Over-Production of Adrenaline Linked to Stress-Related Illnesses in Adults and Children

Posted on June 4th, 2010

Even before man had a name for the bodily chemical known as adrenaline, we have trusted it to help us take action in stressful situations. The “fight or flight” mechanism spurred by adrenaline and used by primitive man for survival is still part of modern life, helping people at sports, social situations or interviews. However, for some children and adults, too much adrenaline is produced and stored in the body, potentially causing health problems, premature aging and the life-disrupting conditions of hyperactivity and Attention Deficit Disorder.

Meant to help us survive in a potential emergency, adrenaline (medically known as epinephrine) is a hormone released into the blood during a time of stress, anger or fear. It is produced by the adrenal gland and sometimes given medically as an injection for cases of extreme allergic reaction.

Today, people rarely experience the extreme physical threats that would have warranted a surge of adrenaline for early man. Instead, most people regularly produce adrenaline in response to stress at home and work – situations that typically are not life-threatening. Therefore, higher than needed amounts of adrenaline can be stored in the body. Because the stress hormones are often underutilized and the stress can continue over a period of time, the child or adult remains on a state of high alert.
Adrenaline surges are meant to upset the normal body balance, but also to be used up in the bloodstream quickly. When a person is threatened, either from real or perceived threats, adrenaline causes dilation of the blood vessels and airways, a faster heart rate and higher blood pressure. Bursts of energy and more oxygen in the body allow for quick and efficient reactions. Along with adrenalin, norepinephrine and cortisol are also released to help the body function in reactive mode.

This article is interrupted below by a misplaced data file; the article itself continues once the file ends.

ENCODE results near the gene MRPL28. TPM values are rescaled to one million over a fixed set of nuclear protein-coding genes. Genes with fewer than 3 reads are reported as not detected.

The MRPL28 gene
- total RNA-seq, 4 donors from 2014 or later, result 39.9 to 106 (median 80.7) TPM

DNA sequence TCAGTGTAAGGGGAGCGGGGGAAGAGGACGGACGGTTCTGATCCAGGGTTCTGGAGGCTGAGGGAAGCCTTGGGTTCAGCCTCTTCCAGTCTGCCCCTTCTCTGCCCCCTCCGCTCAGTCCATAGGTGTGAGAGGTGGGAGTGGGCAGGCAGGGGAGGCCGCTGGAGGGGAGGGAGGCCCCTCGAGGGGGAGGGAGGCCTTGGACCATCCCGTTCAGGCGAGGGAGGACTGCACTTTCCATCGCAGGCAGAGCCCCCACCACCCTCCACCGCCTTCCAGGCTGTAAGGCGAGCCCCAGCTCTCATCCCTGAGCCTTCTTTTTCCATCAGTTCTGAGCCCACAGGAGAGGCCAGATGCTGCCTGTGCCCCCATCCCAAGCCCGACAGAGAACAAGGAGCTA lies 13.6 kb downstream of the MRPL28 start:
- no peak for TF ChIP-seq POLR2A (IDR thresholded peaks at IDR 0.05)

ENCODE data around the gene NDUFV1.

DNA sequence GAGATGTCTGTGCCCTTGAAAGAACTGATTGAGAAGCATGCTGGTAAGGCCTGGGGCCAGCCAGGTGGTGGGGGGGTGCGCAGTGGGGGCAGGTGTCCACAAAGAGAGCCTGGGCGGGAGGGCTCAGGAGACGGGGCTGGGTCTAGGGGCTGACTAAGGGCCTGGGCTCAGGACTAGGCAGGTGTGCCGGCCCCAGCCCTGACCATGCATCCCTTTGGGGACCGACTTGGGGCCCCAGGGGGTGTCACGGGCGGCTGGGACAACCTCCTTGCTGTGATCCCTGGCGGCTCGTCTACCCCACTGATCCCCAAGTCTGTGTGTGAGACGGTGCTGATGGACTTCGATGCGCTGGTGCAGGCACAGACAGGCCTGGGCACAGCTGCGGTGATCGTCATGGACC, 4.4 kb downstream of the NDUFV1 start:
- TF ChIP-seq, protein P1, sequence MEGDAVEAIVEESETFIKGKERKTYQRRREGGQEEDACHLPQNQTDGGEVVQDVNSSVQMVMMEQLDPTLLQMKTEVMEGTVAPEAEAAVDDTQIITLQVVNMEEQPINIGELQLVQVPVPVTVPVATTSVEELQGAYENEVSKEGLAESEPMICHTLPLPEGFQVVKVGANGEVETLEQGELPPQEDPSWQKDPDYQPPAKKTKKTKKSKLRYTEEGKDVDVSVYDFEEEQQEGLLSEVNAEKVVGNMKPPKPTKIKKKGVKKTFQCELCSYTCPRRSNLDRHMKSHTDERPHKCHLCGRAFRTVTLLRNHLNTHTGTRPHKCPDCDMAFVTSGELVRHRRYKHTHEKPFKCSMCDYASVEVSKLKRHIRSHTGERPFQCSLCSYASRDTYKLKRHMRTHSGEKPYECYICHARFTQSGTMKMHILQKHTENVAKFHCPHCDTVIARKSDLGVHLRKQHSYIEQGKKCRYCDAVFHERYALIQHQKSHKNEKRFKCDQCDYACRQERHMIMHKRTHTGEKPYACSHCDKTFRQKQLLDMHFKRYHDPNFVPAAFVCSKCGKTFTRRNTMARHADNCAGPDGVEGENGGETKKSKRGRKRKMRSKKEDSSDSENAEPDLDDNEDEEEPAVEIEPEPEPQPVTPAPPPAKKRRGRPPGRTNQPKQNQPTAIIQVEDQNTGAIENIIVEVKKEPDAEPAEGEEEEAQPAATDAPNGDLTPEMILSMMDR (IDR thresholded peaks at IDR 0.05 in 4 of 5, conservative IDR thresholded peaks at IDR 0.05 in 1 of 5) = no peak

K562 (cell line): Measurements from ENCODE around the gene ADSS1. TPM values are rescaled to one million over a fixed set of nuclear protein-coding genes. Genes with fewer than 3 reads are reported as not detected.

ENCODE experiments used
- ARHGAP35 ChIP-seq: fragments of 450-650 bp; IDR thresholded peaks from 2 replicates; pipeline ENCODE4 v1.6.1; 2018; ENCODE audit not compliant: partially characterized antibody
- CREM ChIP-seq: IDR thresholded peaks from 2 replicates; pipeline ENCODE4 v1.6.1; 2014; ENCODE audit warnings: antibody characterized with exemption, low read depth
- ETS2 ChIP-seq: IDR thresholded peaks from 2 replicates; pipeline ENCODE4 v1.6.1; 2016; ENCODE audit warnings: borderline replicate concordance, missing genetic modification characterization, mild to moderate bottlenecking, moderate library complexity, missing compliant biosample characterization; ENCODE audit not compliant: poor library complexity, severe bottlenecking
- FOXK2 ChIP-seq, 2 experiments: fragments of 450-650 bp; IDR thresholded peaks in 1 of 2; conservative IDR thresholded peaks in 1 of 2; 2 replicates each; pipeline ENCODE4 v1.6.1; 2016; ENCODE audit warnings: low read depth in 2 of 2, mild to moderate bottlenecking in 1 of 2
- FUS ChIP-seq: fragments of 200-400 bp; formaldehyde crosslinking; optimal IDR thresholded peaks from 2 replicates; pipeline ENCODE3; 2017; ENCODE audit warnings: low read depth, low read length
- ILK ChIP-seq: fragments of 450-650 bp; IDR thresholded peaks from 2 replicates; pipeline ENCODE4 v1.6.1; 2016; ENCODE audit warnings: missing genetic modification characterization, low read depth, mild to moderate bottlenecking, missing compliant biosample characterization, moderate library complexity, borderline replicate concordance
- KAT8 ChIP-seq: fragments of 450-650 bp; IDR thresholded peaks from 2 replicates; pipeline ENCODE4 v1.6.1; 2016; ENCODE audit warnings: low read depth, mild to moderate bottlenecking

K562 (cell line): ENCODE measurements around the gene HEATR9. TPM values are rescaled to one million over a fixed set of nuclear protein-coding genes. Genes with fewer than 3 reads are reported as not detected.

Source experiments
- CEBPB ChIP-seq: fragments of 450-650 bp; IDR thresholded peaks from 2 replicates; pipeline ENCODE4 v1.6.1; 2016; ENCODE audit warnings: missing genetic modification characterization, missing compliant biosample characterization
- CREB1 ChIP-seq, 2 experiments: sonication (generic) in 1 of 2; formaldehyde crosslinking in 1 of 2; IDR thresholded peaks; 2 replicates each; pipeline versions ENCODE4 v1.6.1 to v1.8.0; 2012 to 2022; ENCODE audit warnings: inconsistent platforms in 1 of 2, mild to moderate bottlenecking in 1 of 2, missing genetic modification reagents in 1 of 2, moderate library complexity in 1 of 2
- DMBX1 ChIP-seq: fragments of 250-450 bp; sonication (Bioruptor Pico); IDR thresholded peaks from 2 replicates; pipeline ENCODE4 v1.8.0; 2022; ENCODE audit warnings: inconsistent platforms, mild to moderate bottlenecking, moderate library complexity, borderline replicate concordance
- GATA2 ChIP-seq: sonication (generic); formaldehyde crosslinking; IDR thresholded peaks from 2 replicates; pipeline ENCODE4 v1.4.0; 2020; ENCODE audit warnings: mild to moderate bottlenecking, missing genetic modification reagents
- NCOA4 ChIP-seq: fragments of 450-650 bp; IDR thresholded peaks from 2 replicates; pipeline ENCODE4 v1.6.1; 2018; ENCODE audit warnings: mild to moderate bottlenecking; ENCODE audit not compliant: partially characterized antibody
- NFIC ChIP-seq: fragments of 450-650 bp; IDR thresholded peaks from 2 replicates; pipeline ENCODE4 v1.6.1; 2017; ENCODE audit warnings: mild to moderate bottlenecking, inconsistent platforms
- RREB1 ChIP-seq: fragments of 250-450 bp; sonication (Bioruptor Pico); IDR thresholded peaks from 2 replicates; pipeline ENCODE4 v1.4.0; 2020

Adrenaline stored up in the bloodstream becomes more harmful than helpful. Insomnia, nervousness and lowered immunity toward illness are all connected to high levels of stress in the body. Children and adults with over-production of adrenaline often exhibit traits of Attention Deficit Disorder (ADD). Kids may show a high level of reaction to every noise, fidgeting, excessive talking and erratic sleep patterns. Classroom learning abilities are affected. It is believed some children have higher than normal amounts of adrenaline if early reflexes such as the Moro (startle reflex) don’t fade away soon after 12 months of age.
For adults, ADD symptoms include over-reaction in social situations, higher than normal levels of anxiety or perfectionist and workaholic tendencies. The chemicals produced by stress also speed up aging. People with high stress responses live in hormonal imbalance, and therefore have damaged collagen production and a reduced ability to repair cells. These signals may be written in facial lines or the look of a “hard life.”

Still, adrenaline can provide a healthy surge of energy for sports or exercise, which helps aid in the release of stress and tension. Deep breathing and regular exercise can help regulate hormone levels and keep them at healthy levels. Indoor lighting that doesn’t flicker and careful selection of television and computer screens can also help minimize a person’s stress response. Effective stress management tools may be the key to coping with higher than needed levels of adrenaline and reducing illnesses related to stress.

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